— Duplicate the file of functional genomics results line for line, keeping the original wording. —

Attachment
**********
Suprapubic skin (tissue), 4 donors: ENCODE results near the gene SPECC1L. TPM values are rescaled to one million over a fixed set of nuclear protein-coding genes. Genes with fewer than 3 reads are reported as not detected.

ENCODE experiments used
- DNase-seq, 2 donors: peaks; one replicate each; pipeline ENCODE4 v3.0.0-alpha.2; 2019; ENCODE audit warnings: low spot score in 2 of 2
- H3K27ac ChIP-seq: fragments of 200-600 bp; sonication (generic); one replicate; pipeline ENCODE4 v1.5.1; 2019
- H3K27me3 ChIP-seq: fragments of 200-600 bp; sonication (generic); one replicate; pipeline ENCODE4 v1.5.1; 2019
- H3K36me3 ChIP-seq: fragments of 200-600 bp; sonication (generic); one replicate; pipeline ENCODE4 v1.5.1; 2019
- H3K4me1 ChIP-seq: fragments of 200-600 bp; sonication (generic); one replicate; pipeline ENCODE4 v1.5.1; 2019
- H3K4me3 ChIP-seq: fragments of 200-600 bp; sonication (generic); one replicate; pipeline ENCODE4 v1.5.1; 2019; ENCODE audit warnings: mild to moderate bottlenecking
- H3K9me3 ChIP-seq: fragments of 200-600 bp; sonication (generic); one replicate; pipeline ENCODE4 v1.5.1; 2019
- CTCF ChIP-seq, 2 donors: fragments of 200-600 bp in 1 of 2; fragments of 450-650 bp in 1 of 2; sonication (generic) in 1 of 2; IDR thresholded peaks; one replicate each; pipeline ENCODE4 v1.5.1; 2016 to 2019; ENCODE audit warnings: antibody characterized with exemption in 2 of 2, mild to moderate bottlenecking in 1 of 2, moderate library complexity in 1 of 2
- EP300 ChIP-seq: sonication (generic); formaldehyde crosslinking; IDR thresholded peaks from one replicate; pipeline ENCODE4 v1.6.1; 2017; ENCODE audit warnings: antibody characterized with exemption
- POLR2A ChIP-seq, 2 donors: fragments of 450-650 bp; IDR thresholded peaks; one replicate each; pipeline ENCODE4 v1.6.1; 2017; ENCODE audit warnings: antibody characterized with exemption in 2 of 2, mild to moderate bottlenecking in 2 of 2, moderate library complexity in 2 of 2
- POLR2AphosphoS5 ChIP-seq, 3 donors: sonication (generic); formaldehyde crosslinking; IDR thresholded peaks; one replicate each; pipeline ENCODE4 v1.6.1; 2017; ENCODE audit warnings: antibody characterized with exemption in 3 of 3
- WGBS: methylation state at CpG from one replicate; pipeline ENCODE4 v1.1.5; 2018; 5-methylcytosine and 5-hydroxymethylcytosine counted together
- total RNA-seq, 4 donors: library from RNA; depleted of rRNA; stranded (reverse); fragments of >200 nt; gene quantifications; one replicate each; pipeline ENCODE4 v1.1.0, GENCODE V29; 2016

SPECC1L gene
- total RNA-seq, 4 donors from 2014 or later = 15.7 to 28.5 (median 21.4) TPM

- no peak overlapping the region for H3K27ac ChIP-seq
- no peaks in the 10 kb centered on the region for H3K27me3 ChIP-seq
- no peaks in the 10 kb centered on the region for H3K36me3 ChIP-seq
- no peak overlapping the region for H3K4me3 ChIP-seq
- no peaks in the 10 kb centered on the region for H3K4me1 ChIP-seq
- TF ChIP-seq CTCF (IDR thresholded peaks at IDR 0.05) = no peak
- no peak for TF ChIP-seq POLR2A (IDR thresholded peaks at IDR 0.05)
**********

Suprapubic skin (tissue), 4 donors: ENCODE results near the gene SPECC1L. TPM values are rescaled to one million over a fixed set of nuclear protein-coding genes. Genes with fewer than 3 reads are reported as not detected.

ENCODE experiments used
- DNase-seq, 2 donors: peaks; one replicate each; pipeline ENCODE4 v3.0.0-alpha.2; 2019; ENCODE audit warnings: low spot score in 2 of 2
- H3K27ac ChIP-seq: fragments of 200-600 bp; sonication (generic); one replicate; pipeline ENCODE4 v1.5.1; 2019
- H3K27me3 ChIP-seq: fragments of 200-600 bp; sonication (generic); one replicate; pipeline ENCODE4 v1.5.1; 2019
- H3K36me3 ChIP-seq: fragments of 200-600 bp; sonication (generic); one replicate; pipeline ENCODE4 v1.5.1; 2019
- H3K4me1 ChIP-seq: fragments of 200-600 bp; sonication (generic); one replicate; pipeline ENCODE4 v1.5.1; 2019
- H3K4me3 ChIP-seq: fragments of 200-600 bp; sonication (generic); one replicate; pipeline ENCODE4 v1.5.1; 2019; ENCODE audit warnings: mild to moderate bottlenecking
- H3K9me3 ChIP-seq: fragments of 200-600 bp; sonication (generic); one replicate; pipeline ENCODE4 v1.5.1; 2019
- CTCF ChIP-seq, 2 donors: fragments of 200-600 bp in 1 of 2; fragments of 450-650 bp in 1 of 2; sonication (generic) in 1 of 2; IDR thresholded peaks; one replicate each; pipeline ENCODE4 v1.5.1; 2016 to 2019; ENCODE audit warnings: antibody characterized with exemption in 2 of 2, mild to moderate bottlenecking in 1 of 2, moderate library complexity in 1 of 2
- EP300 ChIP-seq: sonication (generic); formaldehyde crosslinking; IDR thresholded peaks from one replicate; pipeline ENCODE4 v1.6.1; 2017; ENCODE audit warnings: antibody characterized with exemption
- POLR2A ChIP-seq, 2 donors: fragments of 450-650 bp; IDR thresholded peaks; one replicate each; pipeline ENCODE4 v1.6.1; 2017; ENCODE audit warnings: antibody characterized with exemption in 2 of 2, mild to moderate bottlenecking in 2 of 2, moderate library complexity in 2 of 2
- POLR2AphosphoS5 ChIP-seq, 3 donors: sonication (generic); formaldehyde crosslinking; IDR thresholded peaks; one replicate each; pipeline ENCODE4 v1.6.1; 2017; ENCODE audit warnings: antibody characterized with exemption in 3 of 3
- WGBS: methylation state at CpG from one replicate; pipeline ENCODE4 v1.1.5; 2018; 5-methylcytosine and 5-hydroxymethylcytosine counted together
- total RNA-seq, 4 donors: library from RNA; depleted of rRNA; stranded (reverse); fragments of >200 nt; gene quantifications; one replicate each; pipeline ENCODE4 v1.1.0, GENCODE V29; 2016

SPECC1L gene
- total RNA-seq, 4 donors from 2014 or later = 15.7 to 28.5 (median 21.4) TPM

- no peak overlapping the region for H3K27ac ChIP-seq
- no peaks in the 10 kb centered on the region for H3K27me3 ChIP-seq
- no peaks in the 10 kb centered on the region for H3K36me3 ChIP-seq
- no peak overlapping the region for H3K4me3 ChIP-seq
- no peaks in the 10 kb centered on the region for H3K4me1 ChIP-seq
- TF ChIP-seq CTCF (IDR thresholded peaks at IDR 0.05) = no peak
- no peak for TF ChIP-seq POLR2A (IDR thresholded peaks at IDR 0.05)